Study: Food Allergy Linked to Genetics and Skin Exposure Often Caused by Baby Wipes

baby wipes

According to a study published in the Journal of Allergy and Clinical Immunology, researchers at Northwestern University have linked the development of food allergies to environmental and genetic factors that together trigger the disease.

The factors contributing to food allergy include the genetics that alter skin absorbency, use of infant cleansing wipes that leave soap on the skin, skin exposure to allergens in dust and skin exposure to food from those providing infant care. Food allergy is triggered when these factors occur together.

“This is a recipe for developing food allergy,” said lead study author Joan Cook-Mills, a professor of allergy-immunology at Northwestern University Feinberg School of Medicine. “It’s a major advance in our understanding of how food allergy starts early in life.”

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Clinical evidence shows up to 35 percent of children with food allergies have atopic dermatitis and much of that is explained by at least three different gene mutations that reduce the skin barrier.

Cook-Mills made the discovery by using this evidence about food allergy in humans, the effects of food allergen and environmental allergen exposures and neonatal mice with genetic mutations that occur in humans.

Using a neonatal mouse model with skin barrier mutations, she tried exposing its skin to food allergens like peanuts. The peanuts alone had no effect.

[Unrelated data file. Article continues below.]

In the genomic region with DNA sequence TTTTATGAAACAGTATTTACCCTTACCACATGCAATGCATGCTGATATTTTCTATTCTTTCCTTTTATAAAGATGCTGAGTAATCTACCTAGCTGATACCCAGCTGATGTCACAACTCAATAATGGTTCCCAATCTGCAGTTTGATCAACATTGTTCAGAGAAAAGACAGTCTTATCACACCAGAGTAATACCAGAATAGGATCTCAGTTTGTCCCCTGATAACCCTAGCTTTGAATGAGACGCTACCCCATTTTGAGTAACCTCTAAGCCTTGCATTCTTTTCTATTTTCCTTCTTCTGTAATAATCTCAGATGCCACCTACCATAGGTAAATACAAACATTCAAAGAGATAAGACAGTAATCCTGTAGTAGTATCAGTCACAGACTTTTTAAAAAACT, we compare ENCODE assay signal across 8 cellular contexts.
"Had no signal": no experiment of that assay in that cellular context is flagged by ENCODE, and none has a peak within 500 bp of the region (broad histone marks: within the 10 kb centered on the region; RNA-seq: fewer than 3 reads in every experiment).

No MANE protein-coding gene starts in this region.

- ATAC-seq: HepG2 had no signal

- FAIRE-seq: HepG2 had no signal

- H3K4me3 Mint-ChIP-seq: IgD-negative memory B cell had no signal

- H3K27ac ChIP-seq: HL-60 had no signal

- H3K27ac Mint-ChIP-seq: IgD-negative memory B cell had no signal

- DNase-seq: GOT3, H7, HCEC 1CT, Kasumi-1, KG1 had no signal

“Then I thought about what are babies exposed to,” Cook-Mills recalled. “They are exposed to environmental allergens in dust in a home. They may not be eating food allergens as a newborn, but they are getting them on their skin. Say a sibling with peanut butter on her face kisses the baby. Or a parent is preparing food with peanuts and then handles the baby.“

Next, she read about skin research studies that delivered compounds through the skin by using soap. “I thought oh my gosh! That’s infant wipes!” Cook-Mills said.

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Skin problems that occur with skin barrier mutations may not be visible until long after a food allergy has already started. The neonatal mice with the mutations had normal-appearing skin, and the dry itchy skin of dermatitis did not develop until the mice were a few months old, the equivalent of a young adult in human years.

After the neonatal mice received three to four skin exposures of food and dust allergens for 40 minutes during a two-week period, they were given egg or peanut by mouth. The mice had allergic reactions at the site of skin exposure, allergic reactions in the intestine, and the severe allergic food reaction of anaphylaxis that is measured by decreased body temperature.

A skin barrier dysfunction was necessary for food allergy to develop in the mice, but there is a wide continuum of severe to mild skin dysfunction with eczema or atopic dermatitis, which in its mildest form may simply appear to be dry skin.

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In patients with skin-barrier defects, there are changes in the proteins in the skin that are a result of mutations in the genes. These gene mutations in patients are primarily heterozygous, which means there is a mutation in one of the two copies of a gene.

The good news is factors leading to food allergy can be modified in the home environment, Cook-Mills said.

“Reduce baby’s skin exposure to the food allergens by washing your hands before handling the baby,” Cook-Mills said. “Limit use of infant wipes that leave soap on the skin. Rinse soap off with water like we used to do years ago.“

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